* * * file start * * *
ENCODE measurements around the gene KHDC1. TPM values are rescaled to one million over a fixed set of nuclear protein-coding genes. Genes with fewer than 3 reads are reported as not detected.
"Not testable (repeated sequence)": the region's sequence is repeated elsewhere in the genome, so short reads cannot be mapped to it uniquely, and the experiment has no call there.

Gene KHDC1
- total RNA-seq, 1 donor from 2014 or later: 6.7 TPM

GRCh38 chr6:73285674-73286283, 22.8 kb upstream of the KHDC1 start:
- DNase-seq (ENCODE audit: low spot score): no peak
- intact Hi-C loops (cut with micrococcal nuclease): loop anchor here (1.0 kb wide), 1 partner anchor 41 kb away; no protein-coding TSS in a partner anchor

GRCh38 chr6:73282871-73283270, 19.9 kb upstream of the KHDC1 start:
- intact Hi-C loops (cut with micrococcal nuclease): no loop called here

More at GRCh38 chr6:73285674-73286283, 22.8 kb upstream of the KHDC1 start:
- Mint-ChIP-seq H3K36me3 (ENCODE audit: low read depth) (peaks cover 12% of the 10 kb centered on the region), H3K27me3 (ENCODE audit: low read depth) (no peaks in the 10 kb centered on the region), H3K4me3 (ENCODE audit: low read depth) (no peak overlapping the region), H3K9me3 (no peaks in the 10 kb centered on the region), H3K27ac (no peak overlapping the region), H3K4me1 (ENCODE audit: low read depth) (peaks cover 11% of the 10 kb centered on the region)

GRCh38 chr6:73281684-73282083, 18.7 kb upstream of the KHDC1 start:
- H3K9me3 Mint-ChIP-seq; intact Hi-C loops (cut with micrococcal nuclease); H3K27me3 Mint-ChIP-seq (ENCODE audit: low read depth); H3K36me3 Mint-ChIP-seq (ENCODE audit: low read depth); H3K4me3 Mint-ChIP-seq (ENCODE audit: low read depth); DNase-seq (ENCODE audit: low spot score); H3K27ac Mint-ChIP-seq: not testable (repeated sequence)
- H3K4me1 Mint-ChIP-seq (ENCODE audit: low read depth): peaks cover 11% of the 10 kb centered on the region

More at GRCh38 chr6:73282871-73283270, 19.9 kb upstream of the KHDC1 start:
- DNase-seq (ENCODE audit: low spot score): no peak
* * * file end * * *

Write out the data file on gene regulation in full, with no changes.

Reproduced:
ENCODE measurements around the gene KHDC1. TPM values are rescaled to one million over a fixed set of nuclear protein-coding genes. Genes with fewer than 3 reads are reported as not detected.
"Not testable (repeated sequence)": the region's sequence is repeated elsewhere in the genome, so short reads cannot be mapped to it uniquely, and the experiment has no call there.

Gene KHDC1
- total RNA-seq, 1 donor from 2014 or later: 6.7 TPM

GRCh38 chr6:73285674-73286283, 22.8 kb upstream of the KHDC1 start:
- DNase-seq (ENCODE audit: low spot score): no peak
- intact Hi-C loops (cut with micrococcal nuclease): loop anchor here (1.0 kb wide), 1 partner anchor 41 kb away; no protein-coding TSS in a partner anchor

GRCh38 chr6:73282871-73283270, 19.9 kb upstream of the KHDC1 start:
- intact Hi-C loops (cut with micrococcal nuclease): no loop called here

More at GRCh38 chr6:73285674-73286283, 22.8 kb upstream of the KHDC1 start:
- Mint-ChIP-seq H3K36me3 (ENCODE audit: low read depth) (peaks cover 12% of the 10 kb centered on the region), H3K27me3 (ENCODE audit: low read depth) (no peaks in the 10 kb centered on the region), H3K4me3 (ENCODE audit: low read depth) (no peak overlapping the region), H3K9me3 (no peaks in the 10 kb centered on the region), H3K27ac (no peak overlapping the region), H3K4me1 (ENCODE audit: low read depth) (peaks cover 11% of the 10 kb centered on the region)

GRCh38 chr6:73281684-73282083, 18.7 kb upstream of the KHDC1 start:
- H3K9me3 Mint-ChIP-seq; intact Hi-C loops (cut with micrococcal nuclease); H3K27me3 Mint-ChIP-seq (ENCODE audit: low read depth); H3K36me3 Mint-ChIP-seq (ENCODE audit: low read depth); H3K4me3 Mint-ChIP-seq (ENCODE audit: low read depth); DNase-seq (ENCODE audit: low spot score); H3K27ac Mint-ChIP-seq: not testable (repeated sequence)
- H3K4me1 Mint-ChIP-seq (ENCODE audit: low read depth): peaks cover 11% of the 10 kb centered on the region

More at GRCh38 chr6:73282871-73283270, 19.9 kb upstream of the KHDC1 start:
- DNase-seq (ENCODE audit: low spot score): no peak